NEPC has never bestowed an individual with a Bunkum Award. But we’ve never before had someone campaign for one, and we’ve never before found someone with an individual record of Bunkum-worthy accomplishments that cries out for recognition. This year, however, we are honoring Matthew Ladner, an advisor to former Florida Governor Jeb Bush’s advocacy organization, the “Foundation for Excellence in Education.”Dr. Ladner’s body of Bunk-work is focused on his shameless hawking of what he and the Governor call the “Florida Formula” for educational success.  As our reviews have explained, they’d be less deceptive if they were selling prime Florida swampland. One cannot, however, deny Dr. Ladner’s salesmanship: gullible lawmakers throughout the nation have been pulling out their wallets and buying into his evidence-less pitch for flunking of low-scoring third graders and other policies likely to harm many more students than they help.  See here and here for more analysis of Dr. Ladner’s body of bunk and its unfortunate reach.Our judges were particularly impressed recently, when Ladner attributed Florida’s “hitting the wall” drop in NAEP scores to a collapse in the housing bubble and other “impossible to say” factors. Bunkums have been awarded for far less impressive an accomplishment than this sort of “heads I win, tails you lose” use of evidence. So Matt Ladner – this Bunkum’s for you.You can watch NEPC’s award ceremony youtube here:

My reaction:

Honestly I can’t take credit for this great honor. It was Governor Bush and his team of fearless reformers who ignored the wailing howls of K-12 reactionaries and forced through a set of reforms that improved Florida education steadily over time. It is they who deserve credit for moving Florida from one of the worst performing states by ignoring the “expertise” of NEPC’s ideological tribe and drove their low-income literacy scores above statewide averages for all students.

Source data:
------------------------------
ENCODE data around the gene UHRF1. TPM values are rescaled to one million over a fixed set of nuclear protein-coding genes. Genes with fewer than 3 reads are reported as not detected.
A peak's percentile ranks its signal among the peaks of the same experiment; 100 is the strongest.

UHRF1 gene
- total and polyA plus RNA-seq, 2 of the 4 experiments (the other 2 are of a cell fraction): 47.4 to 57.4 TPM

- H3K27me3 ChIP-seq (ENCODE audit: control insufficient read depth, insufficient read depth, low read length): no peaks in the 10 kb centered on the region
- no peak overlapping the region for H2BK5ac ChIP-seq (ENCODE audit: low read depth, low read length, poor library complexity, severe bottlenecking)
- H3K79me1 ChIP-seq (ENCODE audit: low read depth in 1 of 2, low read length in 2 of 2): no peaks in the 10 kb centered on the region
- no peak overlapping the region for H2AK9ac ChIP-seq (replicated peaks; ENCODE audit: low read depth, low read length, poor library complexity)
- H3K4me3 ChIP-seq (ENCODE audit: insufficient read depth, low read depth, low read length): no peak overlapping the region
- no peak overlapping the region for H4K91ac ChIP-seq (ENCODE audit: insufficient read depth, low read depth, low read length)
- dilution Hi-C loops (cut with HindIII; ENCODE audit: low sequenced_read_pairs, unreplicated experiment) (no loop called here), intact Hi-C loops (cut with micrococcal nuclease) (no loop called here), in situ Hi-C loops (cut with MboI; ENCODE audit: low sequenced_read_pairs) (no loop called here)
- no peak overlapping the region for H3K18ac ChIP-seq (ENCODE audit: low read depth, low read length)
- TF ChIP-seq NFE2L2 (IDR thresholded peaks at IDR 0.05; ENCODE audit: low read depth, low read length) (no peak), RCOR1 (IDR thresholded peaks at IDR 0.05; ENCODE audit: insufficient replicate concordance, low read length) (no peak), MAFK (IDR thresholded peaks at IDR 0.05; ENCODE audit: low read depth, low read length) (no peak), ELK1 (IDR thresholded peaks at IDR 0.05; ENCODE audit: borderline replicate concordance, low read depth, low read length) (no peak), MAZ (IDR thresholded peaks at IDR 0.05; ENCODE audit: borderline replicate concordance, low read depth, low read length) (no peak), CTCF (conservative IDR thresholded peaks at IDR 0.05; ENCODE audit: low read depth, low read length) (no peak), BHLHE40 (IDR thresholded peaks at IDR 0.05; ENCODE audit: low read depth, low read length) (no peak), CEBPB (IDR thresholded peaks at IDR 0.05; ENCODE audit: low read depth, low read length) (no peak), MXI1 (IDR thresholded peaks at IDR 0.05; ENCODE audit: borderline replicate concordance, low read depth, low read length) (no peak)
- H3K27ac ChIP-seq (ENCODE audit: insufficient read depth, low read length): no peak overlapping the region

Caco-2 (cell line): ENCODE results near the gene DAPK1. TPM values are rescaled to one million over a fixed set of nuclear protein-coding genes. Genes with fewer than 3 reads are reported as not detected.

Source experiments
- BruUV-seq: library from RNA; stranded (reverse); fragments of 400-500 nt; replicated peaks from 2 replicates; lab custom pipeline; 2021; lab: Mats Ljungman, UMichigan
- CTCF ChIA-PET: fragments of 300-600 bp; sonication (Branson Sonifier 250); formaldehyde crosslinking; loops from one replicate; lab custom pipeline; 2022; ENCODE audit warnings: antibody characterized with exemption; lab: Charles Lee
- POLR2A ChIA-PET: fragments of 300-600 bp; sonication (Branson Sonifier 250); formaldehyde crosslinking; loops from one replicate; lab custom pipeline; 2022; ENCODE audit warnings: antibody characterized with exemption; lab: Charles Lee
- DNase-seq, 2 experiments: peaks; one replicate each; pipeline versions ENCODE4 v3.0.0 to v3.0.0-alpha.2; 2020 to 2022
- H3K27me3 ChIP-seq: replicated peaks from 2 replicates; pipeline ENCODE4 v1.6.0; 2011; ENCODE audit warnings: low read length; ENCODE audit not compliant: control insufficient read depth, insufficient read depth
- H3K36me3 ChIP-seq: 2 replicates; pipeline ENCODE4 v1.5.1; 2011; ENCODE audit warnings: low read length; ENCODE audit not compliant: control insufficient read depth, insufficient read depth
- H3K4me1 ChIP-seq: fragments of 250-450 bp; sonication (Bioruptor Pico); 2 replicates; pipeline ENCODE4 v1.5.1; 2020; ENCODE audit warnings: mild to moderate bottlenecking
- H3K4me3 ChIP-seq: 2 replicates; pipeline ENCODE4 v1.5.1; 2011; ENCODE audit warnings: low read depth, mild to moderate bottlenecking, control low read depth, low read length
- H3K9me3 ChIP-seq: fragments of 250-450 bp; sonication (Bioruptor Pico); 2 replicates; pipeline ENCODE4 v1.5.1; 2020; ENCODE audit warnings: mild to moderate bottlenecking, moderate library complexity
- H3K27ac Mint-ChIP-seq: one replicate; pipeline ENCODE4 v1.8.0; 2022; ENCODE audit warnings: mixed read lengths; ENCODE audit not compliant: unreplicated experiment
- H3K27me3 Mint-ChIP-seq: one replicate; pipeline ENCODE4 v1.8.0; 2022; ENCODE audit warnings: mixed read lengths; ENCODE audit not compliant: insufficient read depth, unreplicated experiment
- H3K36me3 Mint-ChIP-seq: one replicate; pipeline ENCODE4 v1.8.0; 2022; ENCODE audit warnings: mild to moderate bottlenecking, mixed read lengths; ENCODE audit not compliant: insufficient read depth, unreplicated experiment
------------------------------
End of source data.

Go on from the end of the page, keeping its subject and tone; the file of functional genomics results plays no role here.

My role in all of this has simply been to help document the progress, all of which happened over the howling objections of NEPC’s soul mates. NEPC has mounted a series of feeble attempts to muddy the water. Their first effort completely ignored a peer-reviewed article in the nation’s most influential education policy journal that fell directly on point to concerns raised in the article. Oh and it also contained an appendix that refuted its own central thesis. Undeterred, the next effort a “review” of a Powerpoint presentation that the critic didn’t see. All of this climaxed with sending out one of their scholars to claim that Harry Potter books may have caused the improvement in Florida reading scores. This is, you see, because Harry Potter books are seldom read outside of Florida, and no, I am not making this up. An audience of hundreds witnessed it with their own eyes.

I am thrilled to receive this Lifetime Achievement award. Reformers around the country have begun the process of making K-12 policy based upon things other than the political preferences of the special interests organized around the K-12 status-quo. If this grand undertaking were a play, I would have but a small role in it-this is far, far, far bigger than me and bigger than Florida. Notice for instance that both the Progressive Policy Institute and the Center for American Progress earned NEPC Bunkum Awards this year (congratulations!) which is a probable sign that those groups are doing good work and a certain sign of the political and intellectual isolation of the teacher union left.

I want to thank my family, my teachers and professors, my mentors and all the other people who helped me to win this unique and prestigious award. You know who you are and you hold my deepest appreciation. I want to thank those who fought so hard to produce the gains which NEPC is so desperate to obscure. Most of all I want to thank NEPC for revealing what they fear most, which we can infer from this year’s Bunkum ritual seems to be the success of reformers and their own isolation from their former allies in the morally and intellectually serious left, apparently in that order.

I will now redouble my efforts in the hope of becoming the first winner of a second lifetime Bunkum Award. Otherwise, I will have no worlds yet to conquer.


Questions for Jeb and Joel

June 28, 2011

(Guest post by Greg Forster)

Today’s Wall Street Journal carries my letter to the editor responding to last week’s op-ed by Jeb Bush and Joel Klein advocating national (“common”) education standards.

In my letter, I ask a few questions:

I greatly respect Jeb Bush and Joel Klein. But if Common Core is voluntary and state-driven, how do they explain the federal government repeatedly threatening states to join it or lose federal funds? Why are the testing consortia associated with this effort federally funded and controlled?